SAVED: George Washington’s Mount Vernon

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Landslide

SAVED: George Washington’s Mount Vernon

SAVED: George Washington’s Mount Vernon
Oct 23, 2018

On Monday, October 15, Dominion Energy issued a statement announcing that it will not build a natural gas transmission compressor station at its Charles County Marshall Hall site, just three miles east of George Washington's Mount Vernon. When plans for the station were announced in June 2018, it became clear that its twin transmission stacks would likely interrupt the skyline directly across the Potomac River from Mount Vernon, a unique and irreplaceable cultural resource whose viewshed inspired George Washington and more than 90 million guests who have visited the site.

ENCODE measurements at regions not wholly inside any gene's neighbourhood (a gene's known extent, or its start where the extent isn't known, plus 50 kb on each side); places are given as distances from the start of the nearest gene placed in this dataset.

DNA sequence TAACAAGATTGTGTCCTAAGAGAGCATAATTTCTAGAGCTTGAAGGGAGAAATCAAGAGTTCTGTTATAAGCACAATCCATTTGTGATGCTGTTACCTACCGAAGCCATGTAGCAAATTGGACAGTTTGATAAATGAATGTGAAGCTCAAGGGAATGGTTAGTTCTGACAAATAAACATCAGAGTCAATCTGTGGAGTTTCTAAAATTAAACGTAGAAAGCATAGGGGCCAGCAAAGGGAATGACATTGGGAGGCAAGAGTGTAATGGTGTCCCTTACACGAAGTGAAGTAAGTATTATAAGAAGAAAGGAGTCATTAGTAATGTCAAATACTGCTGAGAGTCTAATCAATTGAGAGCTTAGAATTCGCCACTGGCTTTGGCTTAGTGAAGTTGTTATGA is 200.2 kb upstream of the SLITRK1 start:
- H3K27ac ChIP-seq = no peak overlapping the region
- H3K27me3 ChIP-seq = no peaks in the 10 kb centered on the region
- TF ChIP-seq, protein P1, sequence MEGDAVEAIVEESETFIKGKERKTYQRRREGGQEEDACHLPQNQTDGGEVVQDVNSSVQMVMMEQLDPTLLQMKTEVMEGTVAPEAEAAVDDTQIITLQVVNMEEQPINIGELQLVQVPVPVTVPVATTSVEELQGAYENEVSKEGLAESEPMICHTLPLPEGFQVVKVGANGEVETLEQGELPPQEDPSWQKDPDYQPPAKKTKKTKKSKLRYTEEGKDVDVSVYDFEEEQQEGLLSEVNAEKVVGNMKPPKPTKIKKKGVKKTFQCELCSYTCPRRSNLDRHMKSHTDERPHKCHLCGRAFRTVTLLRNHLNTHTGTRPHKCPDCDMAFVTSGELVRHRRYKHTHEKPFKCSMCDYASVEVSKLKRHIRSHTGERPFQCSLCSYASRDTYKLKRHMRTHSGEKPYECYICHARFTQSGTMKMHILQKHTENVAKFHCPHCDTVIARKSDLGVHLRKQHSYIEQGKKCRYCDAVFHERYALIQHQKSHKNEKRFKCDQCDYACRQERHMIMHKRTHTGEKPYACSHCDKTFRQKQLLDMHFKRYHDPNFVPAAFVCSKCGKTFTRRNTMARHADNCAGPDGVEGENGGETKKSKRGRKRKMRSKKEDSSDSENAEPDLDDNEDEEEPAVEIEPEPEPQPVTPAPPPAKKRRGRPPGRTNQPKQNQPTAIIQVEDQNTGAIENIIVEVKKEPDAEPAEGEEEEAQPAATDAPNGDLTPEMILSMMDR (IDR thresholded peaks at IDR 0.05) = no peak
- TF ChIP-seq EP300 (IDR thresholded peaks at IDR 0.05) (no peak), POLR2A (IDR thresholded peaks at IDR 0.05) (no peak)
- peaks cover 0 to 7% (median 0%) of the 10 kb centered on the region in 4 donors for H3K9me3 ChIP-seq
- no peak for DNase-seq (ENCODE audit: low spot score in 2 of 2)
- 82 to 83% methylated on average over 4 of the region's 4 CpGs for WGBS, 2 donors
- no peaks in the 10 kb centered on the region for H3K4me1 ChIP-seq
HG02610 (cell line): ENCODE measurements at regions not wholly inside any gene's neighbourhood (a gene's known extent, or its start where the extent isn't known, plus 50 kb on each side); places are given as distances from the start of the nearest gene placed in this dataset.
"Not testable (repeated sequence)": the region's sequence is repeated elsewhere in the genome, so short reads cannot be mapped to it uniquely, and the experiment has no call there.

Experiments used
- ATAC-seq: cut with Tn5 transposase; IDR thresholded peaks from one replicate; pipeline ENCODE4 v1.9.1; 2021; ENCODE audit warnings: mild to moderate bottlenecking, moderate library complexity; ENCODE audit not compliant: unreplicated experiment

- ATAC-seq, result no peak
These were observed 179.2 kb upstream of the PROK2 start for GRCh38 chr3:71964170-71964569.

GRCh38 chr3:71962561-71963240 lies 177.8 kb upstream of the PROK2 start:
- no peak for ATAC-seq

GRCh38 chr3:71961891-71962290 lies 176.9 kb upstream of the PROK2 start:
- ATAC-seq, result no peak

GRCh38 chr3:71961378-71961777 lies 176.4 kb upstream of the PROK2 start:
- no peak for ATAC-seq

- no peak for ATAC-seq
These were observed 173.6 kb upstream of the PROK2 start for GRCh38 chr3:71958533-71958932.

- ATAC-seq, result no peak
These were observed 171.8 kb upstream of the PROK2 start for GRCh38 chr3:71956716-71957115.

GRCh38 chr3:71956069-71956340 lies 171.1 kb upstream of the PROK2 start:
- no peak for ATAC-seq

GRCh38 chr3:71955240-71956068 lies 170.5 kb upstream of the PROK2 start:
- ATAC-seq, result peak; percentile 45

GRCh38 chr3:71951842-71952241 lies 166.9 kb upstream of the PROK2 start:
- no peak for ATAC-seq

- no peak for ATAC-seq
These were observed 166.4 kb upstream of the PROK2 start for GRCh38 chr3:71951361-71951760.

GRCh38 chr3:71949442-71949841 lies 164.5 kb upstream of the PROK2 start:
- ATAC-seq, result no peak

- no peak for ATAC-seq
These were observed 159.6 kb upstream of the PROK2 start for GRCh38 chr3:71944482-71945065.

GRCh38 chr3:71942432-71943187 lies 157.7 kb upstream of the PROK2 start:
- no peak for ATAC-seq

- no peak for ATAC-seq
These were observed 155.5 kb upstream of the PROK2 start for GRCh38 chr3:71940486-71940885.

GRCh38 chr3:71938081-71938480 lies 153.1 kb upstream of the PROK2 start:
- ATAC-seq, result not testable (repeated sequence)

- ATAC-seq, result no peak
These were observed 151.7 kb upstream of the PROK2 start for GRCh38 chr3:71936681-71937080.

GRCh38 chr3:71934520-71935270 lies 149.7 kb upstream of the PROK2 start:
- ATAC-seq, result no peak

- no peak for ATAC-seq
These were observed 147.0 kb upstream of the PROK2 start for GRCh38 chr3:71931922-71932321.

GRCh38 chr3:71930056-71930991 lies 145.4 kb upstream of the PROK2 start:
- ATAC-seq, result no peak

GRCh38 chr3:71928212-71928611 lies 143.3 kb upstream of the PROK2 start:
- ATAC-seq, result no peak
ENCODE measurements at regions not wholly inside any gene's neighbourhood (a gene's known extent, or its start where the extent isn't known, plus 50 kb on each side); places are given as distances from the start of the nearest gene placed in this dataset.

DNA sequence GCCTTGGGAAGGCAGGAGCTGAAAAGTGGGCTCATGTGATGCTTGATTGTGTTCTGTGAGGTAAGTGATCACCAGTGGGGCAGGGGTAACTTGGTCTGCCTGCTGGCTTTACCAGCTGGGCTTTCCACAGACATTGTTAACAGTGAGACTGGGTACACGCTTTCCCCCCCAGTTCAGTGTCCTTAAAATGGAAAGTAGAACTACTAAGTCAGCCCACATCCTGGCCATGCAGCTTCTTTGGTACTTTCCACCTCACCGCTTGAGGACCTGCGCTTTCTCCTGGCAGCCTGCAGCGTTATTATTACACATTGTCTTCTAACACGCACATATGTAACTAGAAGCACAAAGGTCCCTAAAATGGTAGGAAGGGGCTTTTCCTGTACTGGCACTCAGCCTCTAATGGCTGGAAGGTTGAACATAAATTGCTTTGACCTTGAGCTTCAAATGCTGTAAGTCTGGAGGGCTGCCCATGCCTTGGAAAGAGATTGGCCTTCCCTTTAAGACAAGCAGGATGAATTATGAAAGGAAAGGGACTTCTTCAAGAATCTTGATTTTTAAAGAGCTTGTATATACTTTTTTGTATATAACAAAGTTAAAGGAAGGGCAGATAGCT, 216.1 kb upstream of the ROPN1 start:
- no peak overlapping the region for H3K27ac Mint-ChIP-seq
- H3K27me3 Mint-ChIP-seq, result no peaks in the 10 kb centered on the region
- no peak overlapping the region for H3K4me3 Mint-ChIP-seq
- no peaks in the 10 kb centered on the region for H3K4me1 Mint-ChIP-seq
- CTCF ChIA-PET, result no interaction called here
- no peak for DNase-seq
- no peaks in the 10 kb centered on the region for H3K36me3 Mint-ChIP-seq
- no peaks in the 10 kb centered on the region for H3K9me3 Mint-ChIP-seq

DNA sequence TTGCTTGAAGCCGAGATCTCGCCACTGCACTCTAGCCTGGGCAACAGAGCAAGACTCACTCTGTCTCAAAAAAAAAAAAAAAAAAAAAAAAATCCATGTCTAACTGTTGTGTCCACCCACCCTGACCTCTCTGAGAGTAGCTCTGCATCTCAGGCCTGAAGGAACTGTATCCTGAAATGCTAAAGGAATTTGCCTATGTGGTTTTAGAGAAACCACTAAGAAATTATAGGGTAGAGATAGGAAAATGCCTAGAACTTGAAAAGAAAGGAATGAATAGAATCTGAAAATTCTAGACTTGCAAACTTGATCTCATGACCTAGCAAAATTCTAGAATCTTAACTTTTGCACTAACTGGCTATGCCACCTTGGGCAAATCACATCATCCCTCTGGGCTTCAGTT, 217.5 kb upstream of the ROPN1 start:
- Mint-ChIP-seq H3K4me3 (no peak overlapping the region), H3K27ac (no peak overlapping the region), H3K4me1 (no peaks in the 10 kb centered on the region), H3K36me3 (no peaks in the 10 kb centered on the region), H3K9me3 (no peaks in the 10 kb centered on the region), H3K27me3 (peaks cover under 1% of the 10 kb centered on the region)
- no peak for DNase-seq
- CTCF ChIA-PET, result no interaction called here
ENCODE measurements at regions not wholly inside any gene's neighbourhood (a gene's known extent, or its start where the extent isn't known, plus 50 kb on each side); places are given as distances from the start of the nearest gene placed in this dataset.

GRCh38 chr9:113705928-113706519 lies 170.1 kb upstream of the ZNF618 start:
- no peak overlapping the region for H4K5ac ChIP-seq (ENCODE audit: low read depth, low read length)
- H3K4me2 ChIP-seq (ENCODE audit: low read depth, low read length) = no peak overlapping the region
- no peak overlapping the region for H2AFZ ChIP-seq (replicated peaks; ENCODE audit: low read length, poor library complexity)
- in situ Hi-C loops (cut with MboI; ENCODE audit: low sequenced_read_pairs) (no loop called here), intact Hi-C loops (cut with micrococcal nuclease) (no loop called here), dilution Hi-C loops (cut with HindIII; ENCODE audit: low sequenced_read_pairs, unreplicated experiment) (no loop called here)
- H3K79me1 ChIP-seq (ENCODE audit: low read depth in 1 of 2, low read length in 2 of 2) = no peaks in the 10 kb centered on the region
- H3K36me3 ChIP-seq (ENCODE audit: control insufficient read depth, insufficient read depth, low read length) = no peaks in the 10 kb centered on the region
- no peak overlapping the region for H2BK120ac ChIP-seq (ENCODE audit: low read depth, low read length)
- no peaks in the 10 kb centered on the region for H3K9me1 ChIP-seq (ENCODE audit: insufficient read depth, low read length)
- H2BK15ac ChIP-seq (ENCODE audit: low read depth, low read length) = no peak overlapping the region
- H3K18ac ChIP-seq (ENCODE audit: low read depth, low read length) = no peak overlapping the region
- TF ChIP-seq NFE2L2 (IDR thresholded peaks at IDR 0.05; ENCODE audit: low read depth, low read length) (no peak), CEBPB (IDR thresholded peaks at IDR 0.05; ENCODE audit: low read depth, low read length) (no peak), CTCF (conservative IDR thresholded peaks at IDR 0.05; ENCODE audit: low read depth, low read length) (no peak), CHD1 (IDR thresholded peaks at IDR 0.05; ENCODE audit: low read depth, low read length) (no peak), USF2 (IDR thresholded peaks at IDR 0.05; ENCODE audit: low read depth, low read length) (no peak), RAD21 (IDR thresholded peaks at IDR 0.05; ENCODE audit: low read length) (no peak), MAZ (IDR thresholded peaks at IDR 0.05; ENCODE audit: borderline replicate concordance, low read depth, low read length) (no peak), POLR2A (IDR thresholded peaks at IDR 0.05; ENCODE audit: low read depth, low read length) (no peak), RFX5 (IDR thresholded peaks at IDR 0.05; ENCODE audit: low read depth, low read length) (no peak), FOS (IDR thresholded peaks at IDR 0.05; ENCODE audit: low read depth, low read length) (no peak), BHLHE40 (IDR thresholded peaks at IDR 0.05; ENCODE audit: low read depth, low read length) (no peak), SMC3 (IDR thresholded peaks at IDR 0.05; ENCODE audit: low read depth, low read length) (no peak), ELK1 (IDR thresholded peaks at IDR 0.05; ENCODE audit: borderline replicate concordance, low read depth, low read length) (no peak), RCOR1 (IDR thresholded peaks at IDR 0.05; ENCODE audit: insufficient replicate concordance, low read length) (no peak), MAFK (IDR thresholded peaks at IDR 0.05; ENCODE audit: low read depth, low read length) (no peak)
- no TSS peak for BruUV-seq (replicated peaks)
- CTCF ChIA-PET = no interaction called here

The view of the stacks was not the only concern. The compressor station was planned to be built in a Rural Conservation Zone directly adjacent to Piscataway Park, with its trails, meadows, natural woodlands, and tidal wetlands that are home to bald eagles, osprey, and many other species. It would thus have adversely affected cultural landscapes on both sides of the river.

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Rendering of the proposed twin emission stacks as seen from Mount Vernon - Courtesy Mount Vernon, 2018

After plans for the compressor station were announced, TCLF officially listed Mount Vernon as an at-risk landscape in its Landslide program, joining a coalition of more than a dozen organizations working to oppose the new construction.

Situated on a hill overlooking the Potomac River approximately fifteen miles south of Washington, D.C., Mount Vernon was the home of the first U.S. president, George Washington, who moved there in 1754. Today, the site is owned and maintained by the Mount Vernon Ladies’ Association, a private non-profit organization that has never accepted government funding.